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Criticizing Public Schools:
An Exercise in Futility?
By David W. Kirkpatrick (June 12, 2008)
Senior Education Fellow
U.S. Freedom Foundation www.freedomfoundation.us
Perhaps no institution is so criticized to such little effect as the public schools. For example:
"Thank goodness I was never sent to school; it would have rubbed off some of the originality. Beatrix Potter p. 225, Ted Goodman, Ed., The Forbes Book of Business Quotations, NY: Black Dog & Leventhal Publishers, Inc., 1997
"I never let my schooling interfere with my education." and "It used to take me all vacation to grow a new hide in place of the one they flogged off me during the school term." Mark Twain, p. 237, "Ted Goodman. Op. cit.
"It is important that students bring a certain ragamuffin barefoot irreverence to their studies; they are not here to worship what is known, but to question it." Jacob Bronowski, The Ascent of Man, 1975 TV series
"The successful school superintendent today – no reflection on that rare and admirable breed – survives basically thorough media skills, gimmicks, and political maneuver ... the big-city school superintendency is broken, it can't be fixed." Nathan Glazer, Harvard Graduate School of Education, "Do We Need Big-City School Superintendents?", p. 36, Education Week, March 18, 1992.
"Americans who could not read or write a simple message in any language in 1900: 10.7 percent. Americans who were functionally illiterate in 1993: 21 percent." "By the Numbers," p. 83, U.S. News & World Report, August 28/September 4, 1995
"(T)he only creaming going on in charters is that of teachers," Tom Cammeret. Washington, D.C., The Center for Education Reform, Monthly Newsletter No. 25, April 1996
"But educators' claims to scientific knowledge have no foundation. There is no such thing as educational science...Those who have wanted to control the lives of others have always claimed to know exactly what others need. They have always believed that their plans represent order and public-mindedness, as opposed to the chaos that would ensue without them." Bruce Goldberg, "A Liberal Argument for School Choice," The American Enterprise, September/October 1996
"The case for school vouchers is the classic case of consumers against monopolies ... By embracing school choice– if not everywhere, then at least somewhere–liberals could at one stroke emancipate...schoolchildren while also emancipating liberalism ..." Jonathan Rauch, "TRB from Washington," The New Republic, November 10, 1997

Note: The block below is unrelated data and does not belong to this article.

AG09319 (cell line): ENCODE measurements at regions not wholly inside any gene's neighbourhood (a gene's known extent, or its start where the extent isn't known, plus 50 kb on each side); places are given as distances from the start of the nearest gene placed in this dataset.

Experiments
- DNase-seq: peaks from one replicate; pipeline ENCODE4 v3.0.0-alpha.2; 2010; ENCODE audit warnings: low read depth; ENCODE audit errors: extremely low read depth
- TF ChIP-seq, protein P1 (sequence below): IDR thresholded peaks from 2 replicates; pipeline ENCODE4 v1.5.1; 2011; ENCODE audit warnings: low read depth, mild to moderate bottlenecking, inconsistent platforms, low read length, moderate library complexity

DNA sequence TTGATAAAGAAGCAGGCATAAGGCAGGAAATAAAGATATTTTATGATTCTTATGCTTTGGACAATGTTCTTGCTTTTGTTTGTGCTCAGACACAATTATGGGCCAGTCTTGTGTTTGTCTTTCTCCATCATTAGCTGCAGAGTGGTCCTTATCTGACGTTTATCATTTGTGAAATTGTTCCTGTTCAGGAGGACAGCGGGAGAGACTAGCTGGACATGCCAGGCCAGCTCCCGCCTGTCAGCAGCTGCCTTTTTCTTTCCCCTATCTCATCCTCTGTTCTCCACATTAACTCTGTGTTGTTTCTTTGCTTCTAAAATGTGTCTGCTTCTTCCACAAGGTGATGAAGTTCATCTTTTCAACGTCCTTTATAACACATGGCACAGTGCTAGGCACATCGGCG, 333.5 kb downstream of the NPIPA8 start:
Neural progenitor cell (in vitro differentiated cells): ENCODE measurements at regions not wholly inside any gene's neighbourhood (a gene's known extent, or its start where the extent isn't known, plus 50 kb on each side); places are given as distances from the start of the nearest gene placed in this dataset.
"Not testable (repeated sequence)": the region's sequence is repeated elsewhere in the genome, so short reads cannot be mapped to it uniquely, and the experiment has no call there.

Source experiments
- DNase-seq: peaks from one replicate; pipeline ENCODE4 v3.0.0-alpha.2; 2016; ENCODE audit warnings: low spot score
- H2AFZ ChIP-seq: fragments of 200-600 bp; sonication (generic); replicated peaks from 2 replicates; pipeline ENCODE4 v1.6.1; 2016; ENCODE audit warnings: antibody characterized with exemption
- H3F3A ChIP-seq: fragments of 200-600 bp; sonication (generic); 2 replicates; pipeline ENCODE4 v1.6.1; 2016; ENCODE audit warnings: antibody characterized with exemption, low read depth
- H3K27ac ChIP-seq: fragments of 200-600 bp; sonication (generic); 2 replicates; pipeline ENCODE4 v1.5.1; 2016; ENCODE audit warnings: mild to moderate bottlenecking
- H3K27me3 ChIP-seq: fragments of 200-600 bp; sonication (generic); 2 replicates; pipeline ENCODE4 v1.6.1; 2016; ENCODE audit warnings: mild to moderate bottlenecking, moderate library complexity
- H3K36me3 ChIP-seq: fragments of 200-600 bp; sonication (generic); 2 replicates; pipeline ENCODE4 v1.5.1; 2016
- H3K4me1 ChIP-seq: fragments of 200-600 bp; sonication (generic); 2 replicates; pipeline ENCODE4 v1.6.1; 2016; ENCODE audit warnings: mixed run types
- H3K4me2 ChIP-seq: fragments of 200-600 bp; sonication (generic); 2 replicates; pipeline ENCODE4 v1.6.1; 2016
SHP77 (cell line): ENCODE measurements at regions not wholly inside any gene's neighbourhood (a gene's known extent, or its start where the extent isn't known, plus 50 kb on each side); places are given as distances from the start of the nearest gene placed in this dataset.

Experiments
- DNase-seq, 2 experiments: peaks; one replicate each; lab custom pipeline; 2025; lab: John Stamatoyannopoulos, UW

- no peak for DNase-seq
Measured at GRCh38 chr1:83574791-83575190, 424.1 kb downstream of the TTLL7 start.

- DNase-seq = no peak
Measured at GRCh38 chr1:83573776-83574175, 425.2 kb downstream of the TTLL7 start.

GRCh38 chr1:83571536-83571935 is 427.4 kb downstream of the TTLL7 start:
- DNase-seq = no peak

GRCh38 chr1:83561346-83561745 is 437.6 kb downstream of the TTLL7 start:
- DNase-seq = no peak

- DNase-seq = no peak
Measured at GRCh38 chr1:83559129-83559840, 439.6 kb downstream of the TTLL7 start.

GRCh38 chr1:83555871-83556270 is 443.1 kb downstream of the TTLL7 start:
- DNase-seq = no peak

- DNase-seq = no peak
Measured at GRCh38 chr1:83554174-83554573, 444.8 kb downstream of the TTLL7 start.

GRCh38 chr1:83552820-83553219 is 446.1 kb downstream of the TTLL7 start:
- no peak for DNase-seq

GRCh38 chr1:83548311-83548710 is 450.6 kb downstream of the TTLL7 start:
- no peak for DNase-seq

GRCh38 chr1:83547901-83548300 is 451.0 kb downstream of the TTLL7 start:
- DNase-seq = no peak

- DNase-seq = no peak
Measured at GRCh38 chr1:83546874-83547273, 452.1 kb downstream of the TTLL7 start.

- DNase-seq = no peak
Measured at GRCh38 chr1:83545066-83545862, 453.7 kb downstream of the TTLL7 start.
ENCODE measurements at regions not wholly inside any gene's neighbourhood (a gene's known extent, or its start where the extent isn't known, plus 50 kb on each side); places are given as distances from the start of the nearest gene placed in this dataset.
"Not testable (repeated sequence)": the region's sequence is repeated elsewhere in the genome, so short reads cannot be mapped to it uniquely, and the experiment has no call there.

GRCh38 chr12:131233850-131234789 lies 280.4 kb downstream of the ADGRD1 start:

"Of the top 10 states with the highest percentage increase in per-pupil expenditures over the past 20 years, not one also appeared in the top 10 for academic achievement. Similarly, no state that appeared in the top 10 for decreases in pupil-to-teacher ratio also appeared in the top 10 for academic achievement." Krista Kafer, "ALEC Issues Report Card on U.S. Education," pp 1 & 13, School Reform News, February 2003
"It's a culture that does not put children first, a culture that's more concerned about power and control and making sure the adults get paid.' T.J. Bucholz, spokesman for the Michigan Department of Education, reflecting on possible reasons that administrators and bookkeepers in 10 different districts recently have been caught or accused of embezzling money from the state's schools." p. 9, Teacher Magazine, February 2003
"In 1929 most American schools had one teacher and 87 pupils." p. 58, Christopher Berry, "School Inflation," pp 56-62, Education Next, Fall 2004. Today the average public school has about 30 teachers and 500 students.
"The work that the schoolmaster is doing is inestimable in its consequence. He is laying the foundation of the careers of men who are to lead the next generation. He is also knocking all the best stuff out of a great number of them." Stephen Leacock
"The organization's (PTA) refusal to stand with parents who want to take authority back from the education establishment has created a breach with its constituents that may be irreparable ... They say they represent children and parents but their money is going to fight against parental choice. They think parents are unqualified to make decisions about their children's education." Alise Dobrot, PTO member, Linden, Michigan
"America's decision to have its public schools funded by a government monopoly is stunningly stupid. Having a union-dominated monopoly run them is even stupider. Unionized monopolies create ossified, bloated bureaucracies that don't serve people well." p. 107, John Stossel, Myths, Lies and Downright Stupidity, NY: Hyperion, 2006
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"I know a good many men of great learning–that is, men born with an extraordinary eagerness and capacity to acquire knowledge. One and all, they tell me they can't recall learning anything of value in school." --H.L. Mencken, quoted, p. 665, Clifton L. Hall, et al, Readings in American Education, Chicago: Scott, Foresman Co., 1963
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Copyright 2008 David W. Kirkpatrick
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Douglassville, Pennsylvania 19518-9240
Phone: (610) 689-0633